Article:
Michael Seguin is one of the managers of Mobtown Ballroom in Baltimore and someone we’ve long admired. (He also ain’t a bad dancer: check him out winning the Invitational Jack & Jill at Lindyfest in 2013 with Frida Segerdahl.) He recently shared some of his views on class levels and auditions to the Baltimore lindy hop Facebook group that I think has broad applicability to the dance anywhere. And perhaps to life in general.
As someone who frankly struggled a lot through dance classes in my first few years of dancing, I really appreciate the bigger picture that Michael tries to impart to students about the limited value of classes. I remember the stress of advanced class auditions and the many ways that I would drive myself crazy in the days and hours leading up to the audition.
As Michael writes:
Amen to that.
Check out his full post below:
Last week while Charlie and Sarah [Mobtown teachers] were gone, I did a ton of Lindy 3 auditions, and it was really cool to see how much everyone had improved and how much mental and emotional energy you put into dancing. Honestly, it was a little humbling. I also noticed some of you putting undue, weird pressure on yourselves that I'd like to help dispel. There are some other ways to look at dancing both here and in the broader scene that might be a little more productive. It's also worth mentioning this as some of you get ready to audition at Lindy 500.
The first thing that I want to say is that aspiring to Lindy 3 is not really a great way to measure success in dancing. We designed the current system of classes as a means of delivering specific information at specific times, not really as a reward system or a testament to dance skill. All of this shit is so subjective and so very tied up in the needs of this particular community that putting much weight on class assignments is bound to feel like getting lost in a hall of mirrors.
We've added some necessary layers of bureaucracy and organization at the ballroom over the past couple of years, because we're running a small business with tiny margins, but, honestly, I'd rather close the place and go scoop ice cream than let that bureaucracy creep into everyone's minds and create a scene where people think of improving their dancing as a form of grade-grubbing. The teachers' opinions in Baltimore mean exactly nothing except in so far as we can help you get closer to what you actually want out of this weird activity. We regularly disagree with each other on what should be taught, how to teach it, and who should be in what class. Almost no one ever agrees with me. It's a mad, semi-democratic snake pit in our office.
What this means is that--here or in an event context--if you make whatever level you're aiming for, you should take that with a grain of salt. If you don't, you should take that with a grain of salt, too. The people deciding this at the ballroom are myself (a person afraid of his own cell phone), Sarah (who has found more than one beetle in her hair), and Charlie (a man who still hasn't figured out how to do laundry and perform another task at the same time).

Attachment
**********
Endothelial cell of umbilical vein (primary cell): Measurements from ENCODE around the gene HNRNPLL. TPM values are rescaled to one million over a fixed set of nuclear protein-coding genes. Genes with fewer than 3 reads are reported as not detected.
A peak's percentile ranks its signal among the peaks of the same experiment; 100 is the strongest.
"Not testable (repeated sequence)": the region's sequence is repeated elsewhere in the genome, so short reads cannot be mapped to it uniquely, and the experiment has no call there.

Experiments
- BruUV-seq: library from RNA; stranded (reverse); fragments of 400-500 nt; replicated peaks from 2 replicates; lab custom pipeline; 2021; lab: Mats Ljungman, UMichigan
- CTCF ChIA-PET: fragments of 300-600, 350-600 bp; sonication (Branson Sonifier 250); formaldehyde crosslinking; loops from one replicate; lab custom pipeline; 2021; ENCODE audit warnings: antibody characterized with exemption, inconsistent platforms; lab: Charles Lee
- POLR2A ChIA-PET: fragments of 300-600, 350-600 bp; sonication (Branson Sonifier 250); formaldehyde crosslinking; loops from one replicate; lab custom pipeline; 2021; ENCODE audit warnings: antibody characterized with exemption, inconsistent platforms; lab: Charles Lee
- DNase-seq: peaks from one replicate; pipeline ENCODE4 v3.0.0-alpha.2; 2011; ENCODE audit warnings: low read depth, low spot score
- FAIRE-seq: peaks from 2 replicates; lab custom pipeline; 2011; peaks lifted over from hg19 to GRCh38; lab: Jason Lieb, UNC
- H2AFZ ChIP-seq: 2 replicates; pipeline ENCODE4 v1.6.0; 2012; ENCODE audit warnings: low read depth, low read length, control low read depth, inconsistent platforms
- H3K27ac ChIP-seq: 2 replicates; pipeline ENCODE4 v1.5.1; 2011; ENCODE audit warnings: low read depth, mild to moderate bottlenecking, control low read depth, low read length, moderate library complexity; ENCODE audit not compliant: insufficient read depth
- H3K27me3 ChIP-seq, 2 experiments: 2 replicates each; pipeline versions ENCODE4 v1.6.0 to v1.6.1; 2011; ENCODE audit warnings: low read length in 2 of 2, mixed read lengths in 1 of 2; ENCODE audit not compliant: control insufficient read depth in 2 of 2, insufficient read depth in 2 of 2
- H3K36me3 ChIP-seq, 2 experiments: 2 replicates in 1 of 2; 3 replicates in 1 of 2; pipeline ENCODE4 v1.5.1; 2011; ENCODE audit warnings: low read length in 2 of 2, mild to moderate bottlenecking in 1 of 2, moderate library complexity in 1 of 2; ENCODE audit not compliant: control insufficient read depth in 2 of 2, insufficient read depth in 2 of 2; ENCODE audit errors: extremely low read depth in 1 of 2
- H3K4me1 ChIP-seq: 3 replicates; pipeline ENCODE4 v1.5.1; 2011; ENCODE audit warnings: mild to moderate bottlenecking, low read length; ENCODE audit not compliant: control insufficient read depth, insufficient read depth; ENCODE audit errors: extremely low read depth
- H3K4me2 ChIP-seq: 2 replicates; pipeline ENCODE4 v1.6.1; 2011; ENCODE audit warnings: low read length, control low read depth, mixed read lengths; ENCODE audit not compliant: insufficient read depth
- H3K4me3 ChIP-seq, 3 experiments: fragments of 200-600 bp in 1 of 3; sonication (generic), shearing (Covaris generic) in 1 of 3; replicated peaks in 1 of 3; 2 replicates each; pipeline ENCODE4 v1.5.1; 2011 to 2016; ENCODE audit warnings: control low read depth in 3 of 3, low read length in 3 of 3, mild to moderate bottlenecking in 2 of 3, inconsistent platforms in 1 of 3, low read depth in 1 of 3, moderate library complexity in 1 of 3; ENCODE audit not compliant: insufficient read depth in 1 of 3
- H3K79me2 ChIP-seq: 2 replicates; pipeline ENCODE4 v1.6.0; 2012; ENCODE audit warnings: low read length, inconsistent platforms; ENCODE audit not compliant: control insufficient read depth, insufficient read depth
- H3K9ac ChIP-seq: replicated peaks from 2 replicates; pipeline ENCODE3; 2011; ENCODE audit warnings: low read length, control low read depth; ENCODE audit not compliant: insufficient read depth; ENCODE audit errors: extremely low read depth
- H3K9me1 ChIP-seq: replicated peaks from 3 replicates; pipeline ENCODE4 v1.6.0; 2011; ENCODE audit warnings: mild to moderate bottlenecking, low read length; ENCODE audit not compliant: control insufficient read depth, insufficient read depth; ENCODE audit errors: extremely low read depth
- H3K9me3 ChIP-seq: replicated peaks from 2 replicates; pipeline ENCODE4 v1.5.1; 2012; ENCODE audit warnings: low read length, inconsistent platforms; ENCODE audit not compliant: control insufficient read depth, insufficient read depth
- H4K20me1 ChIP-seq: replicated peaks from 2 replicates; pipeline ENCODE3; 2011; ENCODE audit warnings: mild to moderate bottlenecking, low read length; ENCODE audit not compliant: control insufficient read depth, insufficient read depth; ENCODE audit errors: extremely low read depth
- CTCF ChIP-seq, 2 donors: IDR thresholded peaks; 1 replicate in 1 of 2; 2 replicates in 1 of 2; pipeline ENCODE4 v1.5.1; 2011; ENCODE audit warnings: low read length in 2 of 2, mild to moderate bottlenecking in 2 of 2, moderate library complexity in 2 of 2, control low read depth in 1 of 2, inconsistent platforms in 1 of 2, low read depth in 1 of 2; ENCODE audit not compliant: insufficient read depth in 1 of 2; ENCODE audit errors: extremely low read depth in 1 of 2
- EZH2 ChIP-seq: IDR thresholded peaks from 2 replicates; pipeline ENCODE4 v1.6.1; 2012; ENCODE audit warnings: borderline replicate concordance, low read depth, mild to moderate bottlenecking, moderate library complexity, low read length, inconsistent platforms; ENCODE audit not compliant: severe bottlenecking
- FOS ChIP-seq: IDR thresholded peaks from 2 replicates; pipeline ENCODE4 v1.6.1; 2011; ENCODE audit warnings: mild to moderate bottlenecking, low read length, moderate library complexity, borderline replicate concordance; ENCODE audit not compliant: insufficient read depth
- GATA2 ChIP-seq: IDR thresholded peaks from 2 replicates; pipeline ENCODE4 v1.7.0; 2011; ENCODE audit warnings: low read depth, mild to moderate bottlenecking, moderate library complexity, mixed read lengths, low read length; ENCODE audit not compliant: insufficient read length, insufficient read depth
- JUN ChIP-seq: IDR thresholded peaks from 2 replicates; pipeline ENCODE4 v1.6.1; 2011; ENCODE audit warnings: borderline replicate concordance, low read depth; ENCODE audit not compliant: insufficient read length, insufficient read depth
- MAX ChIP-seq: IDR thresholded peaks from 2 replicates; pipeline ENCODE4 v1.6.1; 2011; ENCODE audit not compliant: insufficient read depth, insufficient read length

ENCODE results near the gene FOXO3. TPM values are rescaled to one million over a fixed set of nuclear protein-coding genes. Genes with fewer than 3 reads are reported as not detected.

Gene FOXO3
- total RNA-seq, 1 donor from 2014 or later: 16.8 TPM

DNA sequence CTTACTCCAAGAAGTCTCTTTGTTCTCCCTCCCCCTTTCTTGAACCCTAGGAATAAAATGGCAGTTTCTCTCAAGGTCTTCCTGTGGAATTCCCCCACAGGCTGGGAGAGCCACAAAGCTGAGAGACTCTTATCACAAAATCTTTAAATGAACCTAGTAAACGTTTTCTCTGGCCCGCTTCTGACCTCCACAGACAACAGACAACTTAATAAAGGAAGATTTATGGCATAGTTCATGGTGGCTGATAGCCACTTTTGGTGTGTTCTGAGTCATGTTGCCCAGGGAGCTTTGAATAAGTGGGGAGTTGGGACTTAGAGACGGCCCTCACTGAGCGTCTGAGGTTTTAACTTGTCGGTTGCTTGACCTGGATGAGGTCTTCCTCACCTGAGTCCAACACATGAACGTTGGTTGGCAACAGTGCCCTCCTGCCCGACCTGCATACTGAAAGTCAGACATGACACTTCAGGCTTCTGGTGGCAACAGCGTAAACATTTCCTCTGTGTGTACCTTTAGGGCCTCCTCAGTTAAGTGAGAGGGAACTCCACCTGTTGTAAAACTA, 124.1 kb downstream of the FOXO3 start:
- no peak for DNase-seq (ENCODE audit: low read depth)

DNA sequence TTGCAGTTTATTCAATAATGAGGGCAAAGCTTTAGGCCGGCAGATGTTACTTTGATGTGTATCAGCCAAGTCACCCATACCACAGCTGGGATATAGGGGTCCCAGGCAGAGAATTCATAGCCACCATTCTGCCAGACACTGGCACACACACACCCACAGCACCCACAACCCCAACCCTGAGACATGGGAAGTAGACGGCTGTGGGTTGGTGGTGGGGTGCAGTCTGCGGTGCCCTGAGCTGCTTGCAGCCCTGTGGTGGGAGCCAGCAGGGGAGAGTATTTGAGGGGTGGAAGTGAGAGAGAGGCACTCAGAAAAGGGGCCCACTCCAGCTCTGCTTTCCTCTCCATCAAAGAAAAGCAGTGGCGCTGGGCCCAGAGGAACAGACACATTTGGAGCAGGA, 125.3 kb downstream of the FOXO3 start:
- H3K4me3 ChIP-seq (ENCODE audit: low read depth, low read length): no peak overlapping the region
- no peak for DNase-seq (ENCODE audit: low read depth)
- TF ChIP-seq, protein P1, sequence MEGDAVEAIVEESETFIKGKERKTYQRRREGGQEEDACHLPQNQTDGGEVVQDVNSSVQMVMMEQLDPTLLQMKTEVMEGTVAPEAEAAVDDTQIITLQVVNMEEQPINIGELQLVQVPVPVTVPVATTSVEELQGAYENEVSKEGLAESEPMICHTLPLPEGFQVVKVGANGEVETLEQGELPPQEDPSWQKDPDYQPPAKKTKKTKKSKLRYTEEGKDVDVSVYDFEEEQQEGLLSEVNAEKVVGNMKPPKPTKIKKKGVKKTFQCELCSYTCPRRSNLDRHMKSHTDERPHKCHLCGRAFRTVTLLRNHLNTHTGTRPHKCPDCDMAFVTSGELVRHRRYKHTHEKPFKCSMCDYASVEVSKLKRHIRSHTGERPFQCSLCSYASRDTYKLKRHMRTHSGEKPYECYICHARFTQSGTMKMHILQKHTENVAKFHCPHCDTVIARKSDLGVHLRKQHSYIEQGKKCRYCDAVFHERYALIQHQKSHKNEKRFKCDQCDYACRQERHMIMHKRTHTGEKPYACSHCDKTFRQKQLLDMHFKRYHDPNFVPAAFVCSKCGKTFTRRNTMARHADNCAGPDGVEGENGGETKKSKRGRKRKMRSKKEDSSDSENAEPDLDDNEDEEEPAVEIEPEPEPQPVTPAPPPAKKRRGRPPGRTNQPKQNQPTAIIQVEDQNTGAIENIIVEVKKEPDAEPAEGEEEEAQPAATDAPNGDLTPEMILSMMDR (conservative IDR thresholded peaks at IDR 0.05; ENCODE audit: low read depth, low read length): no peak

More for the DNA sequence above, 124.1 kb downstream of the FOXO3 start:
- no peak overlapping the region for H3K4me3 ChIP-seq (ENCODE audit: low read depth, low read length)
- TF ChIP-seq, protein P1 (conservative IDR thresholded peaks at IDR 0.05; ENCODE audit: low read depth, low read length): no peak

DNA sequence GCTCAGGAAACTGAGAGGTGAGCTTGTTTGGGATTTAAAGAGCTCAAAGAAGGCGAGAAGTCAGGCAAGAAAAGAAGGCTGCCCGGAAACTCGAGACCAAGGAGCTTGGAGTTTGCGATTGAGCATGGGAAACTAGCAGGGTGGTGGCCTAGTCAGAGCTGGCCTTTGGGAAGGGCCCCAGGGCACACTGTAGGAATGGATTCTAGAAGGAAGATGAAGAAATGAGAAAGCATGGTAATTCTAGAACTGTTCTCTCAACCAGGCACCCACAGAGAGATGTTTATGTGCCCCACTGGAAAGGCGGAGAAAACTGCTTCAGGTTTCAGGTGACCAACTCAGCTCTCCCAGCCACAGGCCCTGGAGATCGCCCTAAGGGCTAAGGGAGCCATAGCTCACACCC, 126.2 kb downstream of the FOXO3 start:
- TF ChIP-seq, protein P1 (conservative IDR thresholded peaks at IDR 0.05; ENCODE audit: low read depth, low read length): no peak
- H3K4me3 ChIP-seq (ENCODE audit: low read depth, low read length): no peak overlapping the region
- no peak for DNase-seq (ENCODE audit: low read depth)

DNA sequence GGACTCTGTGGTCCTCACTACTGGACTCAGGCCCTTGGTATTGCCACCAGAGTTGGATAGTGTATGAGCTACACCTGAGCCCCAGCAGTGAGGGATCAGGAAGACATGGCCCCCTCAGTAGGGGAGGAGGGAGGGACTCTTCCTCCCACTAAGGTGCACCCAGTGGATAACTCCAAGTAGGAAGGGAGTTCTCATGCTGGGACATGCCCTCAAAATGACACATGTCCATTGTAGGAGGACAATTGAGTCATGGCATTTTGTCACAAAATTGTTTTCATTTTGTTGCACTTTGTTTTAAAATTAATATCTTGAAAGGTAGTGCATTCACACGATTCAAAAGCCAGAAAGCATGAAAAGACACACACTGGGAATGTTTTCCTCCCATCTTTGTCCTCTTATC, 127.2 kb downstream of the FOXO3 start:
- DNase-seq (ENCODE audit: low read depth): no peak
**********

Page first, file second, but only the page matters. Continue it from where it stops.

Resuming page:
I've taken maybe 2 classes and a couple of workshop weekends in my entire career. I've been doing this for 20 years. I've competed against the best people in the world and won, and I've competed against people much worse than me and lost. I've fallen over in front of 1,000 people. I've never auditioned for anything, mostly because I've been too lazy to get up early enough. I'll be damned if I didn't enjoy the whole gnarly experience, mostly because dancing is supposed to be a grand, crazy lark. And I am certain that my experience dancing would have been considerably less rewarding if I'd been wrapped up in someone else's evaluation of my abilities.
Life presents us with enough fucked up opportunities to be evaluated, graded, and all the rest. Don't do that in your hobby. Don't attach your self worth to that shit. The people we value the most at the ballroom are the one's who are always practicing, always working on something that is theirs--the people who jump in a jam and take a risk and mess up and smile and then jump around. Seriously, if someone who makes a profit off of a product is telling you to value that product less--he really has to mean it.
I look at classes and workshops as a necessary evil. This dance has its roots in a community that used it to express joy and freedom when there was little else available. It's not a studio dance, and we should stay as clear as we can of suburbanized white people yoga culture. It's the wrong environment for it. The point is to connect with another person for a couple minutes, create something together, watch it drift away, and then try the whole thing again. This dance lives at night, on the floor, when you can set aside the internet-addled, lifestyle-branded bullshit characteristic of most of our days. We built this place to be a sanctuary, and we hope you'll let it be that for you, and not another thing to stress about or scramble towards.
It's not that we don't care about you getting better-- we really do. We've just been doing this long enough to know that this is not the kind of dance that you can master without real practice, risk, and experimentation. Classes, though useful, offer very little of that. Most of your improvement is on you, and your "level" won't help you on the social floor, in a jam, or in a contest. Those are the things we'd encourage you to work on.
Take good care of yourselves and each other, never listen to authority with more than half an ear (especially Charlie), and, whenever you can, try to be as much like a movie pirate as possible.
So there you have it. There’s a lot to chew on in there. Do you agree? Let us know in the comments.